City also ahead of schedule to fully fund retirement system
SOMERVILLE, MA – For the second year in a row, the City of Somerville’s Retirement Board was ranked first out of 106 retirement boards in the state on its investment returns. In 2020, the City’s retirement investment portfolio earned a 27.59% annual rate of return. This distinction is part of a longer trend of high investment returns. The Somerville Retirement Board has a five-year investment return of 13.77% and a 10-year investment return of 11.31%, both of which also rank first among Massachusetts retirement boards.
“It’s encouraging to see our retirement investments performing so well and I commend the Retirement Board for their diligent work on behalf of our retirees,” said Mayor Joseph A. Curtatone. “When our retirement investments perform well, it ensures we are able to honor our commitments to those who worked hard on behalf of residents of this city during their careers and do so without overburdening taxpayers.”
“It is extremely gratifying to see our investment managers performing at such a high level and generating returns well above our targeted rate of return of 7.75%,” said Retirement Board Member John M Memory, Chair of the Investment Committee. “I think the number one tenet of the retirement board – the preservation of capital – has guided us over the years to make sound and solid investment decisions, thus ensuring appropriate retirement benefits for our members.”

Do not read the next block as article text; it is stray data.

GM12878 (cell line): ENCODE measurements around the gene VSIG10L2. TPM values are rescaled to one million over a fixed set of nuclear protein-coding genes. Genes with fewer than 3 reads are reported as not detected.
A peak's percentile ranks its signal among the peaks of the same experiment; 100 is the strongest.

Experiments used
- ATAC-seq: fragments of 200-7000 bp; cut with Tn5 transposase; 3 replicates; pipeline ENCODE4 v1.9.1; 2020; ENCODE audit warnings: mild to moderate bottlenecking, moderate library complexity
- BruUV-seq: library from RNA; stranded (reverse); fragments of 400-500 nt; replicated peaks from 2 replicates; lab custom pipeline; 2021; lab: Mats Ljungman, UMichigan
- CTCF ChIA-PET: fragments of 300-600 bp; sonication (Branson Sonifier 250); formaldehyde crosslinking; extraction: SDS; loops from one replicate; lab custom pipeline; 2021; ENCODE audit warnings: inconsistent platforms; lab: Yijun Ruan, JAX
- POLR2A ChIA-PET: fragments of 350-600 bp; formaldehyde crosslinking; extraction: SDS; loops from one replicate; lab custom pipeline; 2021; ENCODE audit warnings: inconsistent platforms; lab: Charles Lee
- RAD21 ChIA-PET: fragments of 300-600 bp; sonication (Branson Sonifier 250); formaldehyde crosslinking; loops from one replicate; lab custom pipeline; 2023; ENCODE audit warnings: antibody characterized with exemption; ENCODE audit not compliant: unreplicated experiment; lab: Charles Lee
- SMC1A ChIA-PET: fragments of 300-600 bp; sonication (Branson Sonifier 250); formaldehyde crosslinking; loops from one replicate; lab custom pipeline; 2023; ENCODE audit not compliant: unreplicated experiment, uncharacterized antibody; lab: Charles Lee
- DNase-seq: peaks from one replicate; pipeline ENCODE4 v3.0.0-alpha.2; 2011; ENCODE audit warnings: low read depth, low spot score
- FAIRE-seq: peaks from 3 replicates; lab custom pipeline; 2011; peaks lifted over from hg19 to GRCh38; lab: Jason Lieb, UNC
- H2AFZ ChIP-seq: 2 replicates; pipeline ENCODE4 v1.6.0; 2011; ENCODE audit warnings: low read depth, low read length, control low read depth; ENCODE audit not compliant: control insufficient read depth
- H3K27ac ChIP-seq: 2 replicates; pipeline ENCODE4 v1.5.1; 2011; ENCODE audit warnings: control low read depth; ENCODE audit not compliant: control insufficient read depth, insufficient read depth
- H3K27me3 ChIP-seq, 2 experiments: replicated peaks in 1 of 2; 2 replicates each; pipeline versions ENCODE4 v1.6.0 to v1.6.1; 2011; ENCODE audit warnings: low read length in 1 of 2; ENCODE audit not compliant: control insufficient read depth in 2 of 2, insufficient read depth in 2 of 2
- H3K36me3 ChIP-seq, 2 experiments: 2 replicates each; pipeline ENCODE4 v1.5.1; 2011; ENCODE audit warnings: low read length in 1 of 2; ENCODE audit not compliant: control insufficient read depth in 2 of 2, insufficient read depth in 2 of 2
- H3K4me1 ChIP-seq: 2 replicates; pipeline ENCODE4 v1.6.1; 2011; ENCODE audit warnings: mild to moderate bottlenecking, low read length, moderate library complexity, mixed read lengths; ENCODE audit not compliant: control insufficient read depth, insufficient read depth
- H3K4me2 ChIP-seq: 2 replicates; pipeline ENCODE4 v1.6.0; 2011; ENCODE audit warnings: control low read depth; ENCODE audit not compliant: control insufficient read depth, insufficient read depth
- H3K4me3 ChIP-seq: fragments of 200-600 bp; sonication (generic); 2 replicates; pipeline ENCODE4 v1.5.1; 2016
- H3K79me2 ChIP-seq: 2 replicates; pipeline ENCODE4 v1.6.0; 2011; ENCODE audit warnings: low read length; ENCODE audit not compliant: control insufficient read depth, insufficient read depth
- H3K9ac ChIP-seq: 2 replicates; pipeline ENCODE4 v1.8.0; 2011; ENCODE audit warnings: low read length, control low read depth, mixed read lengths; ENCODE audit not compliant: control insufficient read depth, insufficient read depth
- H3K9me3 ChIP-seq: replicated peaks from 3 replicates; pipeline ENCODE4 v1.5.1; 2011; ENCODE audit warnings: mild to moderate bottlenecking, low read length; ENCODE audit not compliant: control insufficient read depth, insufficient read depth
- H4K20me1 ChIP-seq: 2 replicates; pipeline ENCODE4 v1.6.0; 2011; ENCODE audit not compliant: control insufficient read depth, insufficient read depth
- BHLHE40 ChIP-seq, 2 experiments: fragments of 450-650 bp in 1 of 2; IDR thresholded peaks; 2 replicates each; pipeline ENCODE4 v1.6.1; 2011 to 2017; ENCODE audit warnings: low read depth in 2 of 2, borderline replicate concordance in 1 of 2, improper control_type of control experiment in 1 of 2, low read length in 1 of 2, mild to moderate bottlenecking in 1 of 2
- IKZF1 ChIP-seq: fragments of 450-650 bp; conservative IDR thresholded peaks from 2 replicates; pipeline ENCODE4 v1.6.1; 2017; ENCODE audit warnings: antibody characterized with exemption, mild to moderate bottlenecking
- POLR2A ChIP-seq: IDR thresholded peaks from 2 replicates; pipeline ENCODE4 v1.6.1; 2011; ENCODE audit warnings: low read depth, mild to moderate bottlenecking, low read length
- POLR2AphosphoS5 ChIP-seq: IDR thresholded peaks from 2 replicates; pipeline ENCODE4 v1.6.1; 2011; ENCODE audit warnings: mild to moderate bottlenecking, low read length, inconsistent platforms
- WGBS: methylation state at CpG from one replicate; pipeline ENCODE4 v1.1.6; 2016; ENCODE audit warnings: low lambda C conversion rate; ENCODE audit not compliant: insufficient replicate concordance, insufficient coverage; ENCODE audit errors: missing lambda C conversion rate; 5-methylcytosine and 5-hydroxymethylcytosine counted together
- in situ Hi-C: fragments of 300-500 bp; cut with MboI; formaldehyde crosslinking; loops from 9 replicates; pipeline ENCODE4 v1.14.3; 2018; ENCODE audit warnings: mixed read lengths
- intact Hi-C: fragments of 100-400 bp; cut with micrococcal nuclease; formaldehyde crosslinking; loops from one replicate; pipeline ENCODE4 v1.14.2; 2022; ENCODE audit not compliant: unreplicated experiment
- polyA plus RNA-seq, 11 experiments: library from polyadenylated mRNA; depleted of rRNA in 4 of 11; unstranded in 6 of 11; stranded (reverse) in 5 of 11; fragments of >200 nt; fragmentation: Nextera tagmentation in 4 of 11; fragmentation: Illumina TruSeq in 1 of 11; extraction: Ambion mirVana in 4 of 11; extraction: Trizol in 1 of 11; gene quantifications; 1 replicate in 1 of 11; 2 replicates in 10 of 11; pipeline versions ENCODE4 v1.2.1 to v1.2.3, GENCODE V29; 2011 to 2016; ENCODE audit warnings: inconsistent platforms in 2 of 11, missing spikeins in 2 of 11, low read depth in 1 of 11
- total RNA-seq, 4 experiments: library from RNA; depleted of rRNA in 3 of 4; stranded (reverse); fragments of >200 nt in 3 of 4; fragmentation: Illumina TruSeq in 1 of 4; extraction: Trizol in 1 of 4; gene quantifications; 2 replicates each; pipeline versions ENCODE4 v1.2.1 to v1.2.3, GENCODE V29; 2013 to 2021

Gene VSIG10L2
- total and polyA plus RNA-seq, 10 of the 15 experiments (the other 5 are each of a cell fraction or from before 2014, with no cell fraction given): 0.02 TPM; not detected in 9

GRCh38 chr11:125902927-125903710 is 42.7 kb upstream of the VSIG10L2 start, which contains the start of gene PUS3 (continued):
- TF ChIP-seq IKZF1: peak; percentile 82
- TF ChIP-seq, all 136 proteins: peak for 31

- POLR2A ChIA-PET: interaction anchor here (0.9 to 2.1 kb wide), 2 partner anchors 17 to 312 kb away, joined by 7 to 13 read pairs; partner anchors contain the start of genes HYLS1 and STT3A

The mission of the Somerville Retirement Board is to provide retirement allowance benefits for retirees while guiding, protecting, and serving the interests of all members, retirees, and their beneficiaries. The Somerville Retirement Board performs all duties and functions in a fiduciary manner solely in the interest of all members, retirees, and their beneficiaries. One of the most important duties includes the investment and monitoring of the Retirement System’s investment portfolio. A strong-performing, fundamental, and diversified investment portfolio is paramount to the strength, stability, funding, and future of the Retirement System.
“Strong investment return positively impacts the City and the taxpayers by keeping the pension appropriation costs manageable and by strengthening the City’s bond rating, which allows us to issue bonds for projects such as the Somerville High School construction at very low rates,” said Chairman of the Retirement Board and City Finance Director Ed Bean.
The City of Somerville is also on track to have its retirement system fully funded before the State law requirement of being fully funded by 2040. The system is currently 66% funded and is expected to be fully funded by 2033.